Is Your ISP Already Violating Net Neutrality Laws?

By Ed Weinberg January 20, 2014

The U.S. Appeals Court struck down the 2011 FCC rules that said all Internet traffic must be treated equally by Internet service providers.  Verizon challenged the regulations since the FCC was not given Congressional authority to regulate the Internet. Congress had hearings and debated giving the FCC the authority to regulate the Internet, then did not pass a bill. There have been eight bills introduced to Congress between 2006 and 2012 involving net neutrality, and the only one that passed had the net neutrality provisions removed from the bill. The FCC seized that power, and, the court found in favor of Verizon.

ISPs, like Verizon, who brought the suit, fear the other shoe dropping. The Administration has hinted that the next step for the FCC, if its rule on “net neutrality” had not been struck down, would be to declare your ISP is violating net neutrality by bundling telephone and TV with Internet. To understand why, you need to know how modern telephone and television are delivered through your ISP.

You probably get your television and your phone through your ISP, but many people are disconnecting TV from their cable company, and choosing Hulu Plus, Amazon, torrents, or any number of other companies who can provide TV shows. Today, your ISP probably has the most content from a single source. The government wants to accelerate this process, while your ISP wants to sell you all three services, since they make much of their revenue through TV sales and it keeps customers loyal.

How can the government say that your ISP might be violating net neutrality? While they are not degrading competitor’s services, they do have “ISP only” lanes on their “information superhighway.” Your ISP has reserved bandwidth that you can only use for their TV and telephone services. If you receive TV or phone from any other provider, it uses your “Internet” bandwidth. Even if you don't pay for television or telephone, you can't use that reserved bandwidth for your chosen TV or telephone provider. If you want to use Vonage, Skype, WebRTC, or any other voice/video over Internet services, it comes out of your “Internet” bandwidth.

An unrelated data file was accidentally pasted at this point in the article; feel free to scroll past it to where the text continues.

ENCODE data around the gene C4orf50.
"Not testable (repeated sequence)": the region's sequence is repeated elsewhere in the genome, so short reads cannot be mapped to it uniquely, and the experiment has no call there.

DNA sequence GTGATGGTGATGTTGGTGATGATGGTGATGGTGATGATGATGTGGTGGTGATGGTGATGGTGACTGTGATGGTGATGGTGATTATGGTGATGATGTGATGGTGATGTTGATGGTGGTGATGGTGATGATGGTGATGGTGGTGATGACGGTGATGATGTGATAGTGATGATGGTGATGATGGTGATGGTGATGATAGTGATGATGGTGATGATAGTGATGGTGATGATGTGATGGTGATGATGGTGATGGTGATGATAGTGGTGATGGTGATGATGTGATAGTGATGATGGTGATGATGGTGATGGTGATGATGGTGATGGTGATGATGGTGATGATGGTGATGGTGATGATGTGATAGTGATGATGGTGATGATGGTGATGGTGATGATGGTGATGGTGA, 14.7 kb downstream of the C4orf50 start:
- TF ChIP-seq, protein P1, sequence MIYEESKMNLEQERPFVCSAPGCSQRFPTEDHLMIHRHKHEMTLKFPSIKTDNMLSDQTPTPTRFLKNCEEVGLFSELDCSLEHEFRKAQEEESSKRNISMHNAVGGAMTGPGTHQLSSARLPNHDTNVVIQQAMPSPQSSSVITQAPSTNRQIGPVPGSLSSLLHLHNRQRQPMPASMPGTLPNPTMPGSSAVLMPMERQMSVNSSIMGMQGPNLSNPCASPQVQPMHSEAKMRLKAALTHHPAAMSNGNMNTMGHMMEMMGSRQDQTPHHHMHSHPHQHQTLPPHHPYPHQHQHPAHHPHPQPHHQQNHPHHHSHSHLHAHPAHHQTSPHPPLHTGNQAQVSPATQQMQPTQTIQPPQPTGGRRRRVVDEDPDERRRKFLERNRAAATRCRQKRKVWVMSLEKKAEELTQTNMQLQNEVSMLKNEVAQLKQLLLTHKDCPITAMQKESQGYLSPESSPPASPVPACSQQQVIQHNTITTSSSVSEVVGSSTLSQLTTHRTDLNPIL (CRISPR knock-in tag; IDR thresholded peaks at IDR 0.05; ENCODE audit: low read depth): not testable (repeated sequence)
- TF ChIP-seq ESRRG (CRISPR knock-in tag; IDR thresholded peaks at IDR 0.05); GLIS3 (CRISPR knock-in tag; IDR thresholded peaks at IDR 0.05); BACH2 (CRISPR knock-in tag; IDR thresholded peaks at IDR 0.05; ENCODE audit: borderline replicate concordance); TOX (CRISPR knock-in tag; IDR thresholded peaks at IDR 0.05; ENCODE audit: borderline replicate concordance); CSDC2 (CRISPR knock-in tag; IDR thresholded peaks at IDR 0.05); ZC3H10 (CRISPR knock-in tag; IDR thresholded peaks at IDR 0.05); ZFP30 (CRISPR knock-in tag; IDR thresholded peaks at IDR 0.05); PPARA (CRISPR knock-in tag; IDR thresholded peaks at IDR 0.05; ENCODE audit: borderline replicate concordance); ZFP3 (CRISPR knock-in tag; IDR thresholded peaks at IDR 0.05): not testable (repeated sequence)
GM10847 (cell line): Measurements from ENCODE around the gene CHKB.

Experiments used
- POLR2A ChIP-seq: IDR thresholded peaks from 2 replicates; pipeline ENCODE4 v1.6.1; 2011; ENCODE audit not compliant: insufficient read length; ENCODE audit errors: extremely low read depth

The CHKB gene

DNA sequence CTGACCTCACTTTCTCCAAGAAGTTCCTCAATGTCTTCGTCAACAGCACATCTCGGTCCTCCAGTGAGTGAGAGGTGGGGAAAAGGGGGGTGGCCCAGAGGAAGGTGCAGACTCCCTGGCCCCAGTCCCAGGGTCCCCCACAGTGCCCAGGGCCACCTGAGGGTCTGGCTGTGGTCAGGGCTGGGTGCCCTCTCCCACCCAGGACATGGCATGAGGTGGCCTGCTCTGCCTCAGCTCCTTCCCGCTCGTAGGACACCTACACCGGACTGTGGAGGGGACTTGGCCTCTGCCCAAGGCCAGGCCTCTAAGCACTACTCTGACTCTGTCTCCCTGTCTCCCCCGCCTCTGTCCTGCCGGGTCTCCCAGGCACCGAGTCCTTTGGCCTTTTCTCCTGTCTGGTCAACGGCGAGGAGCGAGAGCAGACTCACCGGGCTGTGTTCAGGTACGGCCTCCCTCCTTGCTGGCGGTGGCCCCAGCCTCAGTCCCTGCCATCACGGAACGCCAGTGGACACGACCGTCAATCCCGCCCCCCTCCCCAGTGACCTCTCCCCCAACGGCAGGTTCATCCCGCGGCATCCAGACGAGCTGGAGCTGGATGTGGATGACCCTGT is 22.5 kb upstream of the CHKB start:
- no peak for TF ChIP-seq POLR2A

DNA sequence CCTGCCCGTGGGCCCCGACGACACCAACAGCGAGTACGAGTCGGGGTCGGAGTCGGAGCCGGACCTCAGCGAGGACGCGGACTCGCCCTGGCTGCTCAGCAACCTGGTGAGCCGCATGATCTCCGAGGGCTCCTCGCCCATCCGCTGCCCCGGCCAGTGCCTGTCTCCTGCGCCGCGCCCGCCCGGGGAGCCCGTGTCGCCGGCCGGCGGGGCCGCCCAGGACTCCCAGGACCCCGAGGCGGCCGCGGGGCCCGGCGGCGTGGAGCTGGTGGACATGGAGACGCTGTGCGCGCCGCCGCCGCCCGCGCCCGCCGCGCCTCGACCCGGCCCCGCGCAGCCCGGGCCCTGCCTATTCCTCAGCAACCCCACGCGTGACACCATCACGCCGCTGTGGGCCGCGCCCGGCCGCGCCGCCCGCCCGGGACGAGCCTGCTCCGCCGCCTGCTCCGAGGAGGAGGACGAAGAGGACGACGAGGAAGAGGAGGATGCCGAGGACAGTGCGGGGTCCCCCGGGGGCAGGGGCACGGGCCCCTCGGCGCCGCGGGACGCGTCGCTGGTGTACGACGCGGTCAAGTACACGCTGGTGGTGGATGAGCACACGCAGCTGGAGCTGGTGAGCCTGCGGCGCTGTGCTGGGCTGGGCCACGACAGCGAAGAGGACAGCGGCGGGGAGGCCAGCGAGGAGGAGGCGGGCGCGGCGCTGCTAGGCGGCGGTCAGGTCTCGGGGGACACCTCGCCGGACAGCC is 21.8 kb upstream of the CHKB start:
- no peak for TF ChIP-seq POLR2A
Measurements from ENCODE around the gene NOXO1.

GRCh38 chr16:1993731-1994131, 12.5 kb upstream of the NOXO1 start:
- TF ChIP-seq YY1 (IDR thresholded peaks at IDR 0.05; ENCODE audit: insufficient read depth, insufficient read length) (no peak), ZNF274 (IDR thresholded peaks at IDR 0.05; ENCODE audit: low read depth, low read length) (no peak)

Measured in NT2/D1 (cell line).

As more people move to other television services and those other services mature, you can expect your ISP to become more competitive with their TV rates, and more expensive for the “last mile” delivery of Internet. Right now, TV and telephone are providing revenue to keep your Internet low. Good thing or bad thing? Without that revenue, your ISP might not be building out and improving their infrastructure, or would be charging more for your Internet service. 




Edited by Stefania Viscusi
SHARE THIS ARTICLE
Related Articles

Get Smart About Influencer Attribution in a Blockchain World

By: Maurice Nagle    4/16/2018

The retail value chain is in for a blockchain-enabled overhaul, with smarter relationships, delivering enhanced transparency across an environment of …

Read More

Facebook Flip-Flopping on GDPR

By: Maurice Nagle    4/12/2018

With GDPR on the horizon, Zuckerberg in Congress testifying and Facebook users questioning loyalty, change is coming. What that change will look like,…

Read More

The Next Phase of Flash Storage and the Mid-Sized Business

By: Joanna Fanuko    4/11/2018

Organizations amass profuse amounts of data these days, ranging from website traffic metrics to online customer surveys. Collectively, AI, IoT and eve…

Read More

Satellite Imaging - Petabytes of Developer, Business Opportunities

By: Doug Mohney    4/11/2018

Hollywood has programmed society into believing satellite imaging as a magic, all-seeing tool, but the real trick is in analysis. Numerous firms are f…

Read More

Blockchain in Space

By: Doug Mohney    4/10/2018

The fact is that everyone is putting a special spin upon blockchain this minute. Given that, it's no surprise a number of companies are discussing dis…

Read More